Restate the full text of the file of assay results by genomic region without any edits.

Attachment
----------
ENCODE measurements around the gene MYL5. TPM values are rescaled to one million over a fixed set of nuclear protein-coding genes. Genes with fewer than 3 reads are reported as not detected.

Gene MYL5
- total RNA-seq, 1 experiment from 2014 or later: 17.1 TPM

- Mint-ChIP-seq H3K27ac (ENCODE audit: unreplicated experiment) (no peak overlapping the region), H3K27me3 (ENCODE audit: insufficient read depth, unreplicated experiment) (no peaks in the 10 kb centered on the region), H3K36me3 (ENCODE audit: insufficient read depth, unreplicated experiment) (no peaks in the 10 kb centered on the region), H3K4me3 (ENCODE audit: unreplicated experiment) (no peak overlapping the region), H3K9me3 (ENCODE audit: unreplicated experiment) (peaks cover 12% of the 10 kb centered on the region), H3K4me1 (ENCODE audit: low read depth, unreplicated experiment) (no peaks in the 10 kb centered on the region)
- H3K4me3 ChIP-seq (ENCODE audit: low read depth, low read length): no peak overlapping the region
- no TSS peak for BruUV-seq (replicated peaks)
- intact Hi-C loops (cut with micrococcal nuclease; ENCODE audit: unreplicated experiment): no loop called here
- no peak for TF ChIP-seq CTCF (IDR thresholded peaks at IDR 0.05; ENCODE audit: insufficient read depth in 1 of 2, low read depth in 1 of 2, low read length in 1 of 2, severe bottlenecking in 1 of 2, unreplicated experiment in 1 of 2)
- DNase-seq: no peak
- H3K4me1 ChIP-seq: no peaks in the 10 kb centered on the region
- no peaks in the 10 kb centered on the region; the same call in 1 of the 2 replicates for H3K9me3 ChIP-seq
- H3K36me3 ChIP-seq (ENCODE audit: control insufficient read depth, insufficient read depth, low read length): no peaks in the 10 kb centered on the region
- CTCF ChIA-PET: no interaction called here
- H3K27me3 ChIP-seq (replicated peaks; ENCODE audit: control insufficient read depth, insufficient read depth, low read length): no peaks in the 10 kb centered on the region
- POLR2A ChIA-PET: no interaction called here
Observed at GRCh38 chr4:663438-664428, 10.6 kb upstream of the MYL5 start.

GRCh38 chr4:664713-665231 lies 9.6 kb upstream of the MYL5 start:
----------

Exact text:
ENCODE measurements around the gene MYL5. TPM values are rescaled to one million over a fixed set of nuclear protein-coding genes. Genes with fewer than 3 reads are reported as not detected.

Gene MYL5
- total RNA-seq, 1 experiment from 2014 or later: 17.1 TPM

- Mint-ChIP-seq H3K27ac (ENCODE audit: unreplicated experiment) (no peak overlapping the region), H3K27me3 (ENCODE audit: insufficient read depth, unreplicated experiment) (no peaks in the 10 kb centered on the region), H3K36me3 (ENCODE audit: insufficient read depth, unreplicated experiment) (no peaks in the 10 kb centered on the region), H3K4me3 (ENCODE audit: unreplicated experiment) (no peak overlapping the region), H3K9me3 (ENCODE audit: unreplicated experiment) (peaks cover 12% of the 10 kb centered on the region), H3K4me1 (ENCODE audit: low read depth, unreplicated experiment) (no peaks in the 10 kb centered on the region)
- H3K4me3 ChIP-seq (ENCODE audit: low read depth, low read length): no peak overlapping the region
- no TSS peak for BruUV-seq (replicated peaks)
- intact Hi-C loops (cut with micrococcal nuclease; ENCODE audit: unreplicated experiment): no loop called here
- no peak for TF ChIP-seq CTCF (IDR thresholded peaks at IDR 0.05; ENCODE audit: insufficient read depth in 1 of 2, low read depth in 1 of 2, low read length in 1 of 2, severe bottlenecking in 1 of 2, unreplicated experiment in 1 of 2)
- DNase-seq: no peak
- H3K4me1 ChIP-seq: no peaks in the 10 kb centered on the region
- no peaks in the 10 kb centered on the region; the same call in 1 of the 2 replicates for H3K9me3 ChIP-seq
- H3K36me3 ChIP-seq (ENCODE audit: control insufficient read depth, insufficient read depth, low read length): no peaks in the 10 kb centered on the region
- CTCF ChIA-PET: no interaction called here
- H3K27me3 ChIP-seq (replicated peaks; ENCODE audit: control insufficient read depth, insufficient read depth, low read length): no peaks in the 10 kb centered on the region
- POLR2A ChIA-PET: no interaction called here
Observed at GRCh38 chr4:663438-664428, 10.6 kb upstream of the MYL5 start.

GRCh38 chr4:664713-665231 lies 9.6 kb upstream of the MYL5 start: